“It means a lot,” Flores said. “It means everything. He’s our all and all.”
Flores’ spirituality helped her during the death of her husband, who was killed in the Vietnam War. During his burial, she said, she pleaded to God to help her through the tough times.
“I looked up to the sky and said, ‘Father, please give me the strength. Help me raise these kids,’” she said.
Flores said her belief in Jesus has lifted her through difficult situations, and so it was only fitting to honor him by attending the church service.
The Glendale Religious Leaders Assn. sponsored the service, inviting clergy from other churches to read sermons reflecting on seven themes — forgiveness, pardon, love, loneliness, suffering, triumph and reunion — said to run throughout Jesus’ life.
Congregants can use the words to lead their own lives in the way they treat others, said Senior Pastor Charles Updike of First Baptist Church.
Church volunteers also collected donations that went to Glendale Child Support Hope Advocacy Resources Encouragement, an organization that helps children find adoptive or foster homes.
“Today, as we sit here contemplating the word of loneliness, 500,000 children in America are without a home,” said April Steele, the organization’s executive director.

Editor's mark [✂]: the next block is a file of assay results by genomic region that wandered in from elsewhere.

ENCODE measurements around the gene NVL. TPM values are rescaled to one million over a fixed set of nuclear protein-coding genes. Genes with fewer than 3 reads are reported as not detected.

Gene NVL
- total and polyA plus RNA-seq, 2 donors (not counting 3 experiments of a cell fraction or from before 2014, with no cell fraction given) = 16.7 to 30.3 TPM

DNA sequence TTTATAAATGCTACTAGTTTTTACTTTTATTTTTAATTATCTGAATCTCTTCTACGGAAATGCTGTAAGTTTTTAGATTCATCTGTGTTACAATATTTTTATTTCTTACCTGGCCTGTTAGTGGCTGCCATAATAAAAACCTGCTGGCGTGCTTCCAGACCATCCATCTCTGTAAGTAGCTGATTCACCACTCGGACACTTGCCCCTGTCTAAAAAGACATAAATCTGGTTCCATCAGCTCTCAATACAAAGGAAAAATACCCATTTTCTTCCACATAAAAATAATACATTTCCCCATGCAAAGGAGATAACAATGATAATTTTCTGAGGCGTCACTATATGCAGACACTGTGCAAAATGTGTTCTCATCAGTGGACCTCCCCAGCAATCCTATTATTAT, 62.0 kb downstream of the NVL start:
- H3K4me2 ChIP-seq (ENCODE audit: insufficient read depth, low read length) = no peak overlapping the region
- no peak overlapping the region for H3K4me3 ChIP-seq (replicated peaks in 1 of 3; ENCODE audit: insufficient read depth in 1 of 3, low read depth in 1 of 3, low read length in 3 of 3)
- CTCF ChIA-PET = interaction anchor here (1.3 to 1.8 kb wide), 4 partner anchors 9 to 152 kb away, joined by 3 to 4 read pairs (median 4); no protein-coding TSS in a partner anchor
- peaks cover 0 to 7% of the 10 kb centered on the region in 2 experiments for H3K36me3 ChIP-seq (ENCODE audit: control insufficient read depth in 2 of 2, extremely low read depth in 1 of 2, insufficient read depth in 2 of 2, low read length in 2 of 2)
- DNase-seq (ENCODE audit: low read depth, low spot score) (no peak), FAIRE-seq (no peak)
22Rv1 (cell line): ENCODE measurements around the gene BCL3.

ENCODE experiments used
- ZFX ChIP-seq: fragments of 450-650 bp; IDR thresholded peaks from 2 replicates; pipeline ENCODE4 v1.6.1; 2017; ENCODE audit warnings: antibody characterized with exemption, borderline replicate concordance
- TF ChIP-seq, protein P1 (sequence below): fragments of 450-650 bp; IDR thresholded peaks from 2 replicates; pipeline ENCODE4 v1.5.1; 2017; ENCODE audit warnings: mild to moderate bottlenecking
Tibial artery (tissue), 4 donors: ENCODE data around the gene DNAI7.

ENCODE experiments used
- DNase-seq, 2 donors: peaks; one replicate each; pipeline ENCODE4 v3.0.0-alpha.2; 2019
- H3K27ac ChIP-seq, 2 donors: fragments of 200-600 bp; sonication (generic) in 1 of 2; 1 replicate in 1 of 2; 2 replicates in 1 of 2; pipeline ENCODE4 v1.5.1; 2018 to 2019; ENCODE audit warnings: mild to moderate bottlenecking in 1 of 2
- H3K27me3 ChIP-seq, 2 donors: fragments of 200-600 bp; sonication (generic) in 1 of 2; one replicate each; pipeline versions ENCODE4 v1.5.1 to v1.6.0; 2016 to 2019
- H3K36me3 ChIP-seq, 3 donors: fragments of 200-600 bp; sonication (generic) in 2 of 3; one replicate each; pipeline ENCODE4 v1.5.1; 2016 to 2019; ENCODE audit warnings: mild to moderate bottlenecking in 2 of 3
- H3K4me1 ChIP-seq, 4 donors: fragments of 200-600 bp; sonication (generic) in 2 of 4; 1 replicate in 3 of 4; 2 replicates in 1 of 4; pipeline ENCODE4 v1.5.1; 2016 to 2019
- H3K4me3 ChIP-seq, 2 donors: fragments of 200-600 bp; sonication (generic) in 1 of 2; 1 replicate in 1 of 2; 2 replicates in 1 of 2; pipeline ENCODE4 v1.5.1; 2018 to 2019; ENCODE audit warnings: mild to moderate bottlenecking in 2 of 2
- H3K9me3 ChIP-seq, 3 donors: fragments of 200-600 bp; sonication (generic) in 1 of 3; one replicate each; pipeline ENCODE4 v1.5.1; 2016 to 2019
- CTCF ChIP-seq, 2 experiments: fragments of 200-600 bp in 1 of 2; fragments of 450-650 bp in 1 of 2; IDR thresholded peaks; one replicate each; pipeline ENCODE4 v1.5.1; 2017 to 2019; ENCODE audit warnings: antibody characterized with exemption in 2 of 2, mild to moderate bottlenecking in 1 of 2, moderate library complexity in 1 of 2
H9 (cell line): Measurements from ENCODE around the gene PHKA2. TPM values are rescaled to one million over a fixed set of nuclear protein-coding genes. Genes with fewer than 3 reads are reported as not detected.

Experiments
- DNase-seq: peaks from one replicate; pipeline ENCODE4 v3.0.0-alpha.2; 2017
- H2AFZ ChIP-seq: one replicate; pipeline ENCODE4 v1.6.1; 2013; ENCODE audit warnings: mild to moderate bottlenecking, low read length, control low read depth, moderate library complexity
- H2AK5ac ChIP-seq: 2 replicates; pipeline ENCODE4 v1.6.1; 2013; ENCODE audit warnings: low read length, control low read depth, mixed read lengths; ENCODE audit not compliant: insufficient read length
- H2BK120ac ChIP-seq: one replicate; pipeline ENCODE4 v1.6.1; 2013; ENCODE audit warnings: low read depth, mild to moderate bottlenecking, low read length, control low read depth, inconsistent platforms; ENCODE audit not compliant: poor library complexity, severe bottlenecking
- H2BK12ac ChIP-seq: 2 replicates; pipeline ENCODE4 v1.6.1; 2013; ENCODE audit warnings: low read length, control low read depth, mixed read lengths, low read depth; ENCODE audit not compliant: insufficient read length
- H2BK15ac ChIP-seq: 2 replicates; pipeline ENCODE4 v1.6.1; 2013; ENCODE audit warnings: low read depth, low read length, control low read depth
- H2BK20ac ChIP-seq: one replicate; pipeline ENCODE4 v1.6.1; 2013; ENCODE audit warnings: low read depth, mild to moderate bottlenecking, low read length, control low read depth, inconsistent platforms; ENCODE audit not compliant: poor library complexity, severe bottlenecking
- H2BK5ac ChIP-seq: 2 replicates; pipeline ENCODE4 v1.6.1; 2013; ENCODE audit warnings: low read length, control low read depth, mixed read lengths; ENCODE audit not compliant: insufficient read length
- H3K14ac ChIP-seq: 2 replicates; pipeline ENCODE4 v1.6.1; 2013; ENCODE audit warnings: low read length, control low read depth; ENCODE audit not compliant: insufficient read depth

Good Friday is often a somber day for Christians, who use it as a chance to reflect on the life of Jesus and that he died for them, Updike said.
A wood cross inside the church was covered Friday with a black shroud, which signifies Jesus’ death, he said.
The cross had been covered with a purple shroud during Lent, and congregants lifted the shroud Thursday night and hammered nails to the cross to signify betrayal, Updike said.
The cross signifies death on Good Friday, he said. But after Friday, its meaning changes.
“The cross becomes a sign of hope, not a symbol of death,” Updike said.
Glendale resident Hilda Fielding reflected Friday on Jesus’ life.
“I think of Jesus all through the day,” she said.
Tujunga resident Evelyn Horigan observes the day to remember the “great sacrifice Jesus made for our sins.”
Though she doesn’t go without food like some Christians do, Horigan said she spends the day in mourning and reflection, Horigan said.
Michelle Gonzalez’s 13-year-old son chose to give up TV , she said.
Gonzalez, who just became a Christian, said observing Good Friday allows her to learn about her new religion’s customs.
“This day is about trying to be a better person,” she said.